We’re charting this conversation as it applies to South Asia—our stories, our lives, our problems, and our triumphs. Can we critique communities that are already under threat without being declared traitors? How do we forge an authentic identity when so many of us are rendered invisible by both society and our communities? How do we define ourselves in the face of such great pressure to conform to someone or the other’s idea of acceptably traditional or acceptably radical? Can a borrowed vocabulary communicate our most intimate thoughts and feelings? Is it possible to live a South Asian, femme, and queer life—in our own image, on our own terms?

We live in a world of labels. Some of them are handed to us before we even know what they mean. And others we wear proudly, the hard-won battle scars of our struggle to name ourselves.

But one thing is for sure:

You’re here, you’re queer, and you’ve got a story to share. Tell it to us.

Details Here

(via fuckyeahlgbtqartists)

16 9 / 2014

transqueermediaexchange:

BOSTON (AP) — Women’s colleges are revisiting policies around enrolling transgender students as institutions of higher learning — single-sex, coed and those with religious affiliations — demonstrate varying degrees of acceptance for changing norms.

Mills College in Oakland, California, recently became the first U.S. women’s college to declare it would accept undergraduate applications from “self-identified women” and people “assigned female at birth who do not fit into the gender binary,” effective the semester that starts January 2015.

Mount Holyoke College in South Hadley, Massachusetts, followed with a similar announcement last week. Administrators at other prominent women’s colleges also are weighing changes.

(via fuckyeahlgbtqblackpeople)

16 9 / 2014

fuckyeahqueerpeopleofcolor:

"Nepantla: A Journal Dedicated to Queer Poets of Color is an intentional community space. Our mission is to nurture, celebrate, and preserve diversity within the queer poetry community. Through this journal, we are attempting to center the lives and experiences of QPOC in contemporary America. Thus, we view the journal (and our reading series) as part of a whole artistic project and not individual fragments of work. We believe that (here) the high lyric must encounter colloquial narrative. Here, we must provide space to celebrate both our similarities and our differences. We are one community with an array of experiences; we write in different formats, in different tones, of different circumstances. Nepantla is not the sort of journal that can project a singular voice (not if we want to reflect the various realities of our community). Nepantla is a journal of multiplicity, of continual reinvention."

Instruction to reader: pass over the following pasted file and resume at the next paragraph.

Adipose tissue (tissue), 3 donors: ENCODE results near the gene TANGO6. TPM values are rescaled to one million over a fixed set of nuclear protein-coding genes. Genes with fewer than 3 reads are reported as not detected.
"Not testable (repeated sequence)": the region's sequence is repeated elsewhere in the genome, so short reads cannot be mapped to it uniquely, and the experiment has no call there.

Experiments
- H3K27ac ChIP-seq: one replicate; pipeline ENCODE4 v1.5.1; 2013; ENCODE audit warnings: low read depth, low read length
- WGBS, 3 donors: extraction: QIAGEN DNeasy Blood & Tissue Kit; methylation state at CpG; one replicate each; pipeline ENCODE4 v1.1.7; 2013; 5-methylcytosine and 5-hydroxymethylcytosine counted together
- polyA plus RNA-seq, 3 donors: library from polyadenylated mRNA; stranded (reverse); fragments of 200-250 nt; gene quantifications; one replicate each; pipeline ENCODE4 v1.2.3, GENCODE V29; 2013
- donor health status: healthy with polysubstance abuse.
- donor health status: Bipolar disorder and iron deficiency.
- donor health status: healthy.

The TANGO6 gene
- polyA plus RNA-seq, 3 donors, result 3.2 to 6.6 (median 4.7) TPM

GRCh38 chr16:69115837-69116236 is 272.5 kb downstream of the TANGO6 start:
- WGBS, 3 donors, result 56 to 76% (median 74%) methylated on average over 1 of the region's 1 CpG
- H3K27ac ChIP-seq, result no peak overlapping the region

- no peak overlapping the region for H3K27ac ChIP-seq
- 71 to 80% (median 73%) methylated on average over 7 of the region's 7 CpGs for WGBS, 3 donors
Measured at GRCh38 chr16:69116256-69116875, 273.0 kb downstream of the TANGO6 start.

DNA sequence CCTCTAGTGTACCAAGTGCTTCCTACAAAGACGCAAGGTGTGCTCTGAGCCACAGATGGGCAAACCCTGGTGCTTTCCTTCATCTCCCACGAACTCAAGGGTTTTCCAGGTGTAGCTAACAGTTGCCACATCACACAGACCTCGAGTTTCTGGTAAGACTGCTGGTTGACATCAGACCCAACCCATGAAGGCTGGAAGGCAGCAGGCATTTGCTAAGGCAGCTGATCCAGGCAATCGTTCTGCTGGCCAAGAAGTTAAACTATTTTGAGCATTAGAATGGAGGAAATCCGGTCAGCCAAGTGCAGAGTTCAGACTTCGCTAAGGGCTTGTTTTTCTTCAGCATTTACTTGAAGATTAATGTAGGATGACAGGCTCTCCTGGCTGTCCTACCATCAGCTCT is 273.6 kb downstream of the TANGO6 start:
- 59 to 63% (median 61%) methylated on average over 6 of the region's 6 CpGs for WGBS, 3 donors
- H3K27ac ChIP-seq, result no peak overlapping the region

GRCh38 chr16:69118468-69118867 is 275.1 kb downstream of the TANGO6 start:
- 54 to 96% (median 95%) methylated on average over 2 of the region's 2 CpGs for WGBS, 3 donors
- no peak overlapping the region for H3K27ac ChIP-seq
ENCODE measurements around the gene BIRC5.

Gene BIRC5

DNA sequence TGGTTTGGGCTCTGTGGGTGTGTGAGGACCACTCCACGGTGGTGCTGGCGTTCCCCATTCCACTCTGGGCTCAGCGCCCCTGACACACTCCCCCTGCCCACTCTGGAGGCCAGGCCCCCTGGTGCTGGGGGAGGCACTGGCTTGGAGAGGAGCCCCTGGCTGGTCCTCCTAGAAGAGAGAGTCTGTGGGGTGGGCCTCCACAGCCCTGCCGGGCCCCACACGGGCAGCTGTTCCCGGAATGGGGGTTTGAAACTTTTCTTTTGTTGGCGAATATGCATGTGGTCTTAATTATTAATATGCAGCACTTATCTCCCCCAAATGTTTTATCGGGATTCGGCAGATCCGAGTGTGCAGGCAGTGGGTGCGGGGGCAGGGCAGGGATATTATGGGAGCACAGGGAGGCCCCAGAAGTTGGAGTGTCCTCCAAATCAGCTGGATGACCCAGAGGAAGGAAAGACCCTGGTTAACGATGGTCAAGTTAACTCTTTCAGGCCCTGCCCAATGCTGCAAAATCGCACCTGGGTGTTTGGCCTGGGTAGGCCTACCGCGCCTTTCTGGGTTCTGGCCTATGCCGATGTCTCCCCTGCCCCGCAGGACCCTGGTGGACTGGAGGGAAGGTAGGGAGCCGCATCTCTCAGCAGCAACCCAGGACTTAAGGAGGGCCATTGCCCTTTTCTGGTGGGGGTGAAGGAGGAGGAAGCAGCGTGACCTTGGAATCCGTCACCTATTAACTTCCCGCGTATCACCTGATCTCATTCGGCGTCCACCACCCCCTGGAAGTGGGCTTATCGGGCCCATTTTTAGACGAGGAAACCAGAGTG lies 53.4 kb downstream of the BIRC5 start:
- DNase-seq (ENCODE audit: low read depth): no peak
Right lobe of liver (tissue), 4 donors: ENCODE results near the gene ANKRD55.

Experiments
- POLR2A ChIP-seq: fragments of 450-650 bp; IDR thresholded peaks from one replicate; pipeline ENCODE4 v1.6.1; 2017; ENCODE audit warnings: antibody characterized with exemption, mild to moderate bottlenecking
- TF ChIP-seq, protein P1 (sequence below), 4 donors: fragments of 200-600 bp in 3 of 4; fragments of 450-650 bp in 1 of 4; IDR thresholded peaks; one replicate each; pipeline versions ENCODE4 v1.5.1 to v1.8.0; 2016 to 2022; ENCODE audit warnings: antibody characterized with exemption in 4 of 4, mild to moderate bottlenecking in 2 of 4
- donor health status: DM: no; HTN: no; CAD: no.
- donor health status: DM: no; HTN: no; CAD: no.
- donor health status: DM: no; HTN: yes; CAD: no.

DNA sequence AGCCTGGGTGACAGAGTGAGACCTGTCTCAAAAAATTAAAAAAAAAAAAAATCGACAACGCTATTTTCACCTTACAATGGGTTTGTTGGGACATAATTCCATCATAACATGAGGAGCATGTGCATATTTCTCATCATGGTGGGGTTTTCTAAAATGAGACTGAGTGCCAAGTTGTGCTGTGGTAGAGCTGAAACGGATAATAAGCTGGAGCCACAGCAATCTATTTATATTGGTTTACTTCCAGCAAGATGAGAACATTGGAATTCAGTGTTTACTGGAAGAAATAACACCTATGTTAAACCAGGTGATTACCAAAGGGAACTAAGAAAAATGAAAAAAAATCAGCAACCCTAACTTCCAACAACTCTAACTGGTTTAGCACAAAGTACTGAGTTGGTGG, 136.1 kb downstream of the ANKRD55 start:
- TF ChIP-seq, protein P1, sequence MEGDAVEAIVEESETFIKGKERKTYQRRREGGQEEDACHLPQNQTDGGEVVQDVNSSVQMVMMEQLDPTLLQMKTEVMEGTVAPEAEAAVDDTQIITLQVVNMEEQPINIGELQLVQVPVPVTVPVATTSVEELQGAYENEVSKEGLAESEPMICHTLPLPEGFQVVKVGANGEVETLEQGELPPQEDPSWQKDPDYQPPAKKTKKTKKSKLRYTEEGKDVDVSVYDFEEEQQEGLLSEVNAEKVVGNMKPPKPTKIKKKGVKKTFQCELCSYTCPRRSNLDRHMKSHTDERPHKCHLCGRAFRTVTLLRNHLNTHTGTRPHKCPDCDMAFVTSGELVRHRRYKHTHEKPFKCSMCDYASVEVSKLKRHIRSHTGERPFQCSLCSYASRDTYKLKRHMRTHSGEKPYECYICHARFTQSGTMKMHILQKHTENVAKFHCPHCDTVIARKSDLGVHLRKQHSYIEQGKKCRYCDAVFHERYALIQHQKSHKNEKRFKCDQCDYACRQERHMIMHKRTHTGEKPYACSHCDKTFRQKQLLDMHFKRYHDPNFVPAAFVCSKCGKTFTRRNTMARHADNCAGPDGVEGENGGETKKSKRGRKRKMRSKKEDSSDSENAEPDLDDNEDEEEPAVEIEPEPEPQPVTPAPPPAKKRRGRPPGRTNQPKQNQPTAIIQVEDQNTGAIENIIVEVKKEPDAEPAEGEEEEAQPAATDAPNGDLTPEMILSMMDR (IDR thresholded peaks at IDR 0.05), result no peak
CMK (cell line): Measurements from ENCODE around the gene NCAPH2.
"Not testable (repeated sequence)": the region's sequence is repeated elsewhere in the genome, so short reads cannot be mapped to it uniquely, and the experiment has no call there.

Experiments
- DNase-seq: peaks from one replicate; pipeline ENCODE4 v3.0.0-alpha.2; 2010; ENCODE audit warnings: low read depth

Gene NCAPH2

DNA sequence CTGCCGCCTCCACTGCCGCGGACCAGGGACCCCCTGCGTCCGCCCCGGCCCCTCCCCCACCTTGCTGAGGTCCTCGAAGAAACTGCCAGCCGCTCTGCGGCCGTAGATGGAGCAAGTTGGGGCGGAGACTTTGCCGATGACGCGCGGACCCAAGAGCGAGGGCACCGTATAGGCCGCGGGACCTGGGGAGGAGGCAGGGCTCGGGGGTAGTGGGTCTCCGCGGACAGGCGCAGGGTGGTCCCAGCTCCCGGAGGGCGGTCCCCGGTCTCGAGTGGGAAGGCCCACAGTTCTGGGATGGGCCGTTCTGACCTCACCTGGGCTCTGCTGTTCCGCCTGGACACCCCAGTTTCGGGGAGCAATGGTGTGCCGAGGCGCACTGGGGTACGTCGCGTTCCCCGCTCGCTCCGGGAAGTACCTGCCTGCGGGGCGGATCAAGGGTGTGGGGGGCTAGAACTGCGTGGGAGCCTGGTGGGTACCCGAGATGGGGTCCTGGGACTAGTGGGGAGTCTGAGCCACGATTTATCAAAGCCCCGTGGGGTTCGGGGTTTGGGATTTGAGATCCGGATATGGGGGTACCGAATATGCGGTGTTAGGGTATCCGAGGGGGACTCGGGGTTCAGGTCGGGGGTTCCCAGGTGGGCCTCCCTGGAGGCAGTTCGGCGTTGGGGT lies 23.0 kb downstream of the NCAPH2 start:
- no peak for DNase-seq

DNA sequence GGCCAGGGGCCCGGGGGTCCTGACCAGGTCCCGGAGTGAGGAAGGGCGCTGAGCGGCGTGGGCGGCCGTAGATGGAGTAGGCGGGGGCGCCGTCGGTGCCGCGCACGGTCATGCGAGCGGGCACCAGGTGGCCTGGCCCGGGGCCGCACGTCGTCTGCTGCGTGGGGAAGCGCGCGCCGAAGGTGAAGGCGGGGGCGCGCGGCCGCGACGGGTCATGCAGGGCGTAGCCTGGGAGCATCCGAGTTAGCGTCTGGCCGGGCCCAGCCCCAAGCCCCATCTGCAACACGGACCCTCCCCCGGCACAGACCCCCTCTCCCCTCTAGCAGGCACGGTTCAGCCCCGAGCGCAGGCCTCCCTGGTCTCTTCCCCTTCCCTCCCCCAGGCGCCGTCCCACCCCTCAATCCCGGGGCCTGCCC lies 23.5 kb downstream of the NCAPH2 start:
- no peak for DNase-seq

(Source: colorlines.com)

28 8 / 2014

ohshitimingradschool:

ill-dodongo-your-cavern:

AHHH TWO-SPIRIT REGALIA

THEY ARE SO CUTE

credit

queerstudiesoregonstate have you seen this?

Thanks! Yayayaaaay!

(via birdrhetorics)

28 8 / 2014

ohshitimingradschool:

ajuliettetlalli:

sicosa:

~La Pareja~
I just wanted to see some queer latinx art sooo. This was fun to do because of the lighting and it was not fun to do because of the lighting.Denim is tough. Branches are tough, leaves are tough. Flesh is fun and flexible. I wanted expressive strokes! I think I delivered kinda. As with every piece I learned a thing or two.
Hope someone out there enjoys!

😍😍😍

another one for queerstudiesoregonstate

Love it!

ohshitimingradschool:

ajuliettetlalli:

sicosa:

~La Pareja~

I just wanted to see some queer latinx art sooo. This was fun to do because of the lighting and it was not fun to do because of the lighting.Denim is tough. Branches are tough, leaves are tough. Flesh is fun and flexible. I wanted expressive strokes! I think I delivered kinda. As with every piece I learned a thing or two.

Hope someone out there enjoys!

😍😍😍

another one for queerstudiesoregonstate

Love it!

(via birdrhetorics)

29 6 / 2014

transstudent:

Want to share your story? Inside Out is looking for short trans youth narratives to spread trans visibility! Click here to learn more!

transstudent:

Want to share your story? Inside Out is looking for short trans youth narratives to spread trans visibility! Click here to learn more!


(via lgbtgivesmehope)

29 6 / 2014

michaeljfaris:

In May, my friend Ersula, an assistant professor at Arizona State, had a run-in with a police officer—one that seems pretty clearly a case of racial profiling and police violence. The ASU ethnic studies faculty summarize the events in their call for an investigation:

On the evening of May…

28 6 / 2014

27 6 / 2014